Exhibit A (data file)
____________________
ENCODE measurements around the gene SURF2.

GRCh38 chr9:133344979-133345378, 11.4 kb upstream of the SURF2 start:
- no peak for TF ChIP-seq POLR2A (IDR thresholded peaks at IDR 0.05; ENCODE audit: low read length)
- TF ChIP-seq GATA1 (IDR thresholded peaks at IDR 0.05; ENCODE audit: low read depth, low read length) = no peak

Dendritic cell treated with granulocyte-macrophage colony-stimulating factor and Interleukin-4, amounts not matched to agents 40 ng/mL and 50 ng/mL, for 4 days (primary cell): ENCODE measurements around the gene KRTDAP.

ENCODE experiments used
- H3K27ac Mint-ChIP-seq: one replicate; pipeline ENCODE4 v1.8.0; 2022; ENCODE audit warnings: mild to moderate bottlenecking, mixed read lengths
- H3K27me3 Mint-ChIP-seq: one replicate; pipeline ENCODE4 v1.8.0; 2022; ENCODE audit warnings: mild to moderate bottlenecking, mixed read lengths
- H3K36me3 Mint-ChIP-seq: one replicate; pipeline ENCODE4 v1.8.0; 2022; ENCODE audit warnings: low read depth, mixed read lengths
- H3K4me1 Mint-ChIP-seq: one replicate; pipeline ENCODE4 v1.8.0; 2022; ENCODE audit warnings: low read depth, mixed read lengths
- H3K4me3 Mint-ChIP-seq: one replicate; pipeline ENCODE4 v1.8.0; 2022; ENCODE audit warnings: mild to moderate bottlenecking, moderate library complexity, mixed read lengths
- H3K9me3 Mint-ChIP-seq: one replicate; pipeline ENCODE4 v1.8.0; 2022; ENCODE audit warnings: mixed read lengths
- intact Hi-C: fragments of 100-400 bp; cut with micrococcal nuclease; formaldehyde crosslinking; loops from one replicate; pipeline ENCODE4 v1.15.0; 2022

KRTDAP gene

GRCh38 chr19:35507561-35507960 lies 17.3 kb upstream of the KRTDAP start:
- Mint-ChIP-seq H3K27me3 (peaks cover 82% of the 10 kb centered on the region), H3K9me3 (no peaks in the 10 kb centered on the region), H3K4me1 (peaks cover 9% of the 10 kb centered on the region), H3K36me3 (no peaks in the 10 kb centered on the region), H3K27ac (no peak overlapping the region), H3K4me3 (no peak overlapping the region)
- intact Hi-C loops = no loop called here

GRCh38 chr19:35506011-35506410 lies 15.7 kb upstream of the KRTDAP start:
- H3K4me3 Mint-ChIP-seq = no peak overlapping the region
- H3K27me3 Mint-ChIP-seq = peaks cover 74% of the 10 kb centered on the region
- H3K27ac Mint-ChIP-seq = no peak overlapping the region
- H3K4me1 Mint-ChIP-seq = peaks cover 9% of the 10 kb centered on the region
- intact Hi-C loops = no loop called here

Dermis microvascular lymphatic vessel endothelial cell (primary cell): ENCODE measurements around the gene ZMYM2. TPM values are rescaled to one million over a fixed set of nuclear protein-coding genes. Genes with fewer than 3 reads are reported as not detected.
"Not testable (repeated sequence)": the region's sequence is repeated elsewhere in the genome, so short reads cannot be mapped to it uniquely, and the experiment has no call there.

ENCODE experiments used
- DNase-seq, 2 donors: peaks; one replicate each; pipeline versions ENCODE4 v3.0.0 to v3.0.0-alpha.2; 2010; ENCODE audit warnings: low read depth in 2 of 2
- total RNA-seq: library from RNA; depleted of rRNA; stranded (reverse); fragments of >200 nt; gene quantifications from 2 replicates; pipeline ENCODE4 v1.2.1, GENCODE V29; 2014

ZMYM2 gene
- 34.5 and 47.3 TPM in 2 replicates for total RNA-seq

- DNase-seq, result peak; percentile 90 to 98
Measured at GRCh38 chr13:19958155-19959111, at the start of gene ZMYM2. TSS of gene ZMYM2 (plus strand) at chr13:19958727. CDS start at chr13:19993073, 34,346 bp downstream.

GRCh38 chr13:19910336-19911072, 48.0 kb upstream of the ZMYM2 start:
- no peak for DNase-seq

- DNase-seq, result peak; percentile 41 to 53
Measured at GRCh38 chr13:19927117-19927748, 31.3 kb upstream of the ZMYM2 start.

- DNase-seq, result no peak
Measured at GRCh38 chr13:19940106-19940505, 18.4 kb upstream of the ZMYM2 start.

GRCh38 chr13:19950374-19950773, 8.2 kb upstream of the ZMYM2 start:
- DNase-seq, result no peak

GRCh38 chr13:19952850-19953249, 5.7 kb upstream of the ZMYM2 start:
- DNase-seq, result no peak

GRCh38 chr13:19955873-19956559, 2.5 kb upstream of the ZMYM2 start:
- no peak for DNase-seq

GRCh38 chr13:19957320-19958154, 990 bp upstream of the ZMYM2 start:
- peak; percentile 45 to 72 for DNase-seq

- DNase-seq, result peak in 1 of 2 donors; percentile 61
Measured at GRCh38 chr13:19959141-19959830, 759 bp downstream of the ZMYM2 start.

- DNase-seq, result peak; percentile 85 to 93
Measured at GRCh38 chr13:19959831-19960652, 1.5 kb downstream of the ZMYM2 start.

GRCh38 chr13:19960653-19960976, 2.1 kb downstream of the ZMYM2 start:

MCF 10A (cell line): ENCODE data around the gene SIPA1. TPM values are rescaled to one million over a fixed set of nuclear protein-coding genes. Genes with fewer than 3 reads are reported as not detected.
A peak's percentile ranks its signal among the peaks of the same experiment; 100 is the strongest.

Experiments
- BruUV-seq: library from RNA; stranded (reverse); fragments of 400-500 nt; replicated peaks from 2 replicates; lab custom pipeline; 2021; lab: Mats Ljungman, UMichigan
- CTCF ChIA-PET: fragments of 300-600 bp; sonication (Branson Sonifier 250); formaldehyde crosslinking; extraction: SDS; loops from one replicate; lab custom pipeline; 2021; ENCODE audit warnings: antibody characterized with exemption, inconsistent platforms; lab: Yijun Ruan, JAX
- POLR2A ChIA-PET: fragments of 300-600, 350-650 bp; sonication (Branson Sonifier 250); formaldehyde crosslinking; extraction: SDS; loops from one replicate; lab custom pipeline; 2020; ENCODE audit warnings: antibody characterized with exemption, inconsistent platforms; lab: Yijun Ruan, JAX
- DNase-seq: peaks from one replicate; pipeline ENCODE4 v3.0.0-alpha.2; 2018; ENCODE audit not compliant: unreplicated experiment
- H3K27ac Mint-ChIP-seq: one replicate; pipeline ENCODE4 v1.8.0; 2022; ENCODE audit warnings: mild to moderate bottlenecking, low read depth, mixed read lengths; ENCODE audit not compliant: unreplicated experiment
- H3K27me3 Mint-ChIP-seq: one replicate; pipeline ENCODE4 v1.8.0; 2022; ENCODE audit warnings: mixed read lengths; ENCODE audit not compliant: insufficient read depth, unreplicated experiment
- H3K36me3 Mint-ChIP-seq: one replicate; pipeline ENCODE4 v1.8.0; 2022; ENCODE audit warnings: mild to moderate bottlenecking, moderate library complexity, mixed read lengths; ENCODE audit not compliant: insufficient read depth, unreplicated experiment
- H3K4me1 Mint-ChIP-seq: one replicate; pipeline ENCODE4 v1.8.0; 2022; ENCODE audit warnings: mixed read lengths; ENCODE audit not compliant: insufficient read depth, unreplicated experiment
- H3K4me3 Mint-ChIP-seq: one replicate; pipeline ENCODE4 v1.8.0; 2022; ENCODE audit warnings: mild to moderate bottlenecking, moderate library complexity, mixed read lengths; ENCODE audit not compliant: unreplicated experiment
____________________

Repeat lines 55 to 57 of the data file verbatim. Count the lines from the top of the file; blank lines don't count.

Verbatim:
- BruUV-seq: library from RNA; stranded (reverse); fragments of 400-500 nt; replicated peaks from 2 replicates; lab custom pipeline; 2021; lab: Mats Ljungman, UMichigan
- CTCF ChIA-PET: fragments of 300-600 bp; sonication (Branson Sonifier 250); formaldehyde crosslinking; extraction: SDS; loops from one replicate; lab custom pipeline; 2021; ENCODE audit warnings: antibody characterized with exemption, inconsistent platforms; lab: Yijun Ruan, JAX
- POLR2A ChIA-PET: fragments of 300-600, 350-650 bp; sonication (Branson Sonifier 250); formaldehyde crosslinking; extraction: SDS; loops from one replicate; lab custom pipeline; 2020; ENCODE audit warnings: antibody characterized with exemption, inconsistent platforms; lab: Yijun Ruan, JAX